Outdoors: Gardening tips, lawn care, bird watching, hunting and fishing


By SHANE PROPHETT, Arnall Grocery Company

The good folks at Winters Media & Publishing asked me to write an article related to gardening and the outdoors for this edition of The Weekly.

This great honor came as a surprise to me because I can tell you everything I know in one paragraph. However, after much deliberation with people that do know, I have accepted the challenge and gathered the following information to help you better enjoy your time outside this year.

Rule No. 1 (and only rule) is to get outside and try it.  You don’t have to know everything or anything for that matter, to try something.  Google it, ask a neighbor, read an article or don’t – trial and error that thing.  Whatever your method is, give it a shot.

First up is vegetable gardening.   This was once done for sustenance and income, then as a hobby to supplement what you buy at the grocery store and now coming full circle possibly back to needing to grow food for sustenance.

This time of year is for preparing soil and planning out your summer crops.  Most soil in our area is in need of lime.  Lime helps correct pH levels in your soil and is an important number to track in order to insure maximum usage of available nutrients by the roots of your plants.  You can test your soil with a do-it-yourself pH test kit or send off a soil sample through the local county extension office for a more thorough examination.

According to Moreland’s own organic gardening legend, Tom Andrews, February is a good time to set out cole crops such as cabbage, broccoli and collards.  Cole crops aren’t my favorite so lucky for me February also allows for planting good vegetables like English peas and potatoes.  Mr. Andrews adds that February and March are good times to plant and/or prune any fruit trees or fruiting vines, such as muscadines, that you may have or wish to plant.

Those interested in lawn care can continue to relax for the most part.  You can probably see the winter weeds right now, which makes them easier targets to either pull or apply a herbicide to.  Beginning in March, you can apply pre-emergent herbicides to help control any summer weeds that may rear their ugly heads. Also, just as in gardening for vegetables, February and March are the perfect time to add lime to your lawn if needed.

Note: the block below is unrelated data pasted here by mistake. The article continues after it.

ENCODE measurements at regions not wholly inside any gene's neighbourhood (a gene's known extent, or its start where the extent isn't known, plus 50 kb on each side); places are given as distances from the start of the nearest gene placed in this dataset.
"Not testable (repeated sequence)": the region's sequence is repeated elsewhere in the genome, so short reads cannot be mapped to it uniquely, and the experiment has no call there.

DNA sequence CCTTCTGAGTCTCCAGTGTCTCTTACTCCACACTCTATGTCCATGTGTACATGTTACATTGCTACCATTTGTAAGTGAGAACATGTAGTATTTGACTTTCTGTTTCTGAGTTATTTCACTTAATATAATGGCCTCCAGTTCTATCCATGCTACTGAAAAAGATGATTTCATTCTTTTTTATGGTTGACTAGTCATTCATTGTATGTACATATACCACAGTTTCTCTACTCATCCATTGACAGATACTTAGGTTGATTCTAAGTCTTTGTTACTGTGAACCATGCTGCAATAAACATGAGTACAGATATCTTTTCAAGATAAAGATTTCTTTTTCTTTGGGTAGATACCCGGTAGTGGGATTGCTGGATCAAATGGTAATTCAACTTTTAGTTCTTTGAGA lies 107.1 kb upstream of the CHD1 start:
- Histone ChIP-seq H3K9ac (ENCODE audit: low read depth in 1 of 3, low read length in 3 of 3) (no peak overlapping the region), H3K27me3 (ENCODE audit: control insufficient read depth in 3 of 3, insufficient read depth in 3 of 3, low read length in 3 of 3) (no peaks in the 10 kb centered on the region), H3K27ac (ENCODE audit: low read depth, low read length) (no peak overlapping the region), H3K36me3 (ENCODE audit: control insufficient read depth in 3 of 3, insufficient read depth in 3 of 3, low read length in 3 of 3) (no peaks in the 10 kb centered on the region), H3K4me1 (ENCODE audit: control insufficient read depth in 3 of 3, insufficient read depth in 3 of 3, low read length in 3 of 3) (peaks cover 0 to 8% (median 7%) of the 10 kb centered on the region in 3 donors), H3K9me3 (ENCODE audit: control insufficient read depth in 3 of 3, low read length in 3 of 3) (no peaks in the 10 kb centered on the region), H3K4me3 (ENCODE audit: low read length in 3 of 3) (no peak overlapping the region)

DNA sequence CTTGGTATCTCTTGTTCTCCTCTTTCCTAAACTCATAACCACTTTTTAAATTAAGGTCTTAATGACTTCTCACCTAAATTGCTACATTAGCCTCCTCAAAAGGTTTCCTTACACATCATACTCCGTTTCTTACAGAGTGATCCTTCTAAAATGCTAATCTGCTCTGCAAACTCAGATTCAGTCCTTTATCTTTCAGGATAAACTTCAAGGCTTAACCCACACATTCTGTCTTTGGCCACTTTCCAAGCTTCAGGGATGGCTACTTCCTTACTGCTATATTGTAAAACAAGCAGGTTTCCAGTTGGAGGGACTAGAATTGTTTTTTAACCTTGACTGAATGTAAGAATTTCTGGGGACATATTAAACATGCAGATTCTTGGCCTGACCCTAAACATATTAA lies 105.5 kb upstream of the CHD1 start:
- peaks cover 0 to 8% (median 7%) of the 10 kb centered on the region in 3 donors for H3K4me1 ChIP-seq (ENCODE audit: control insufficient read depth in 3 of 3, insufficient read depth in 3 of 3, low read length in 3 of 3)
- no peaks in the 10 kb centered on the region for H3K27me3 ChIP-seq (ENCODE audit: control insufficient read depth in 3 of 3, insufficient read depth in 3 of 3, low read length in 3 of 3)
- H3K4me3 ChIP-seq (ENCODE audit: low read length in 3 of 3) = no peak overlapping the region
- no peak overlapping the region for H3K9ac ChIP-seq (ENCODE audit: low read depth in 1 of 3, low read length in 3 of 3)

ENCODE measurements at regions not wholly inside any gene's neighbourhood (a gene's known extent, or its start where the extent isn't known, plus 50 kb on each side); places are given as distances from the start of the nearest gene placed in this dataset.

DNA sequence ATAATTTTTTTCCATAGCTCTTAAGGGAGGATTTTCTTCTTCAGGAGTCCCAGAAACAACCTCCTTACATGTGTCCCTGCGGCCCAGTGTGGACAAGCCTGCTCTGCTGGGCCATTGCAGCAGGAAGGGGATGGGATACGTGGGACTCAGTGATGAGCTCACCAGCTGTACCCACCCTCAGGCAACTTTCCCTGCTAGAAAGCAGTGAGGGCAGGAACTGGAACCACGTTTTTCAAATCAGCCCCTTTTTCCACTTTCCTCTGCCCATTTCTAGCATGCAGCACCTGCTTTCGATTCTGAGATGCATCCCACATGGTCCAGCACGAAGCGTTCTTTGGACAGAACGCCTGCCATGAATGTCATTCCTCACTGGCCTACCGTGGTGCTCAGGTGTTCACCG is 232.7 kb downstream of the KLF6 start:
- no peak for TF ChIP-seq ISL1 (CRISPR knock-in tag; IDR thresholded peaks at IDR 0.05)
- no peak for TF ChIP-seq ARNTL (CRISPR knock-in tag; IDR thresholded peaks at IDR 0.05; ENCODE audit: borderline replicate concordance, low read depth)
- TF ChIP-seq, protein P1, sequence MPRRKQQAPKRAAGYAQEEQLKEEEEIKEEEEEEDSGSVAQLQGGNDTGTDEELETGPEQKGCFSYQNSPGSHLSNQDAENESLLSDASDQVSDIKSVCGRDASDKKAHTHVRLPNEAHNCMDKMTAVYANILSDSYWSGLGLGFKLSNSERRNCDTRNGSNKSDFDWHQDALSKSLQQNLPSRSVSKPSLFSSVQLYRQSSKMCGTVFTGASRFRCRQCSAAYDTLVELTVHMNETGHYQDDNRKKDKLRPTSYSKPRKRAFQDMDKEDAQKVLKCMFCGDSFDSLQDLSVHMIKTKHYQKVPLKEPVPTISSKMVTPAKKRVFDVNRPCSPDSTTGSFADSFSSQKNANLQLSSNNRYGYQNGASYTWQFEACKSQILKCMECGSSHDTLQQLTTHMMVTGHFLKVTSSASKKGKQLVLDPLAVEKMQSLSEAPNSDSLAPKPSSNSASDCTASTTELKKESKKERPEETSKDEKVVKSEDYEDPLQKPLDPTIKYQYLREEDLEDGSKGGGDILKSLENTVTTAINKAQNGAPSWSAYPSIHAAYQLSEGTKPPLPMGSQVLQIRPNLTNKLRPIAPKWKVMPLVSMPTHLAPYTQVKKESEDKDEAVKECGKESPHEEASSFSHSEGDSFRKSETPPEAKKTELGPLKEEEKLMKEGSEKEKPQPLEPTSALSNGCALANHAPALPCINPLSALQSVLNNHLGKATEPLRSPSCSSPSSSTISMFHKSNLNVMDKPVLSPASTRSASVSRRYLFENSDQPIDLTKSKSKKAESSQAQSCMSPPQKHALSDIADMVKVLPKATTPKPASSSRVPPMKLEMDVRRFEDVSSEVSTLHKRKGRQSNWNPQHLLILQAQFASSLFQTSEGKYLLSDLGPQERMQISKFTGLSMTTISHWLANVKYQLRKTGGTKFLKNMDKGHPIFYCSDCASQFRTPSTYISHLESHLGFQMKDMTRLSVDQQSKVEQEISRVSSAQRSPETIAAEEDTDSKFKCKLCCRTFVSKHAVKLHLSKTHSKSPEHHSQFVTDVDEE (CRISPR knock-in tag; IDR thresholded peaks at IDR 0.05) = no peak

February and March are ideal to feed birds for observation.  Before spring green up, songbirds and other bird species are foraging for any available food.  Having a feeder full of a good bird seed will bring hours of enjoyment.  Wild birds don’t necessarily need the food but it makes for easy picking for them and enjoyment for us.

Hunters have got to finish their “honey do” lists before turkey season starts.  Valentine’s Day is the 14th of February (you’re welcome) and turkey season starts on April 2 this year.  Otherwise, this is a good time to get those deer stands in for maintenance. Don’t forget to keep a check on those trail cameras to see which deer made it through the season.

Antlers will be dropping soon so you’ll want to hunt for sheds in the near future.  Continue to supplement with feed if you are so inclined and budget allows.  This is a lean time in the woods, so feeding and food plots are very important to your deer herd and other wildlife.

Those in our community that fish need to be prepared to head out to the lake on any warm day (any cold day for that matter) in February as the crappie will surely be biting on these days.  Minnows under a float or the right color jig (you’ll have to experiment) will get the job done.

If you have a pond, February and March are good months to stock fingerlings such as bluegill and shellcrackers.  You can also stock catfish or carp.  If you fertilize your pond you will want to start that in March once the water warms a bit.

Whether you take any of the advice and use it or not, at least get outside and enjoy what God has created.  Preservation is to keep things as they are and not touch it.  Conservation involves care, management, and use.  So let’s grow some food, cut a little grass, enjoy the wildlife (viewing or as a meal) and catch some fish.  I’ll see y’all out there.

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